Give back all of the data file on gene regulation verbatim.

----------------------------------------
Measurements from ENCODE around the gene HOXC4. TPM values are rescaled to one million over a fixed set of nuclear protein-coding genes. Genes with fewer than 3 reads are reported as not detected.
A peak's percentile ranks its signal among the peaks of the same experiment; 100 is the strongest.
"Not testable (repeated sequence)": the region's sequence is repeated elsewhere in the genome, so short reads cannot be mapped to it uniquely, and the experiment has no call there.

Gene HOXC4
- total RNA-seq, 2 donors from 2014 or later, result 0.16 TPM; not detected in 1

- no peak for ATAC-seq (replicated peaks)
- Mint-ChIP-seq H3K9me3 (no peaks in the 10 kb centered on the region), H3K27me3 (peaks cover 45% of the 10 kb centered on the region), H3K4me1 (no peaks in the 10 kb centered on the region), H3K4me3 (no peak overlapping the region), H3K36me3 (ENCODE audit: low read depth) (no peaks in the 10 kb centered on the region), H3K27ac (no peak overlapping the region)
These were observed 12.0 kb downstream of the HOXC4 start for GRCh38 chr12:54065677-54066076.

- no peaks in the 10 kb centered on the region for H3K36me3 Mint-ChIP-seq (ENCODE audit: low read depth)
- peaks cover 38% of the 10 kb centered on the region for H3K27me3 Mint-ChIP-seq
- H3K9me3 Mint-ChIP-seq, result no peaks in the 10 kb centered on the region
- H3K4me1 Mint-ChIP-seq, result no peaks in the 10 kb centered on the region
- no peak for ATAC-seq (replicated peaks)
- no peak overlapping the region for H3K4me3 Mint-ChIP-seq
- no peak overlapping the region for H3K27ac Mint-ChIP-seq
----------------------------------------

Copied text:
Measurements from ENCODE around the gene HOXC4. TPM values are rescaled to one million over a fixed set of nuclear protein-coding genes. Genes with fewer than 3 reads are reported as not detected.
A peak's percentile ranks its signal among the peaks of the same experiment; 100 is the strongest.
"Not testable (repeated sequence)": the region's sequence is repeated elsewhere in the genome, so short reads cannot be mapped to it uniquely, and the experiment has no call there.

Gene HOXC4
- total RNA-seq, 2 donors from 2014 or later, result 0.16 TPM; not detected in 1

- no peak for ATAC-seq (replicated peaks)
- Mint-ChIP-seq H3K9me3 (no peaks in the 10 kb centered on the region), H3K27me3 (peaks cover 45% of the 10 kb centered on the region), H3K4me1 (no peaks in the 10 kb centered on the region), H3K4me3 (no peak overlapping the region), H3K36me3 (ENCODE audit: low read depth) (no peaks in the 10 kb centered on the region), H3K27ac (no peak overlapping the region)
These were observed 12.0 kb downstream of the HOXC4 start for GRCh38 chr12:54065677-54066076.

- no peaks in the 10 kb centered on the region for H3K36me3 Mint-ChIP-seq (ENCODE audit: low read depth)
- peaks cover 38% of the 10 kb centered on the region for H3K27me3 Mint-ChIP-seq
- H3K9me3 Mint-ChIP-seq, result no peaks in the 10 kb centered on the region
- H3K4me1 Mint-ChIP-seq, result no peaks in the 10 kb centered on the region
- no peak for ATAC-seq (replicated peaks)
- no peak overlapping the region for H3K4me3 Mint-ChIP-seq
- no peak overlapping the region for H3K27ac Mint-ChIP-seq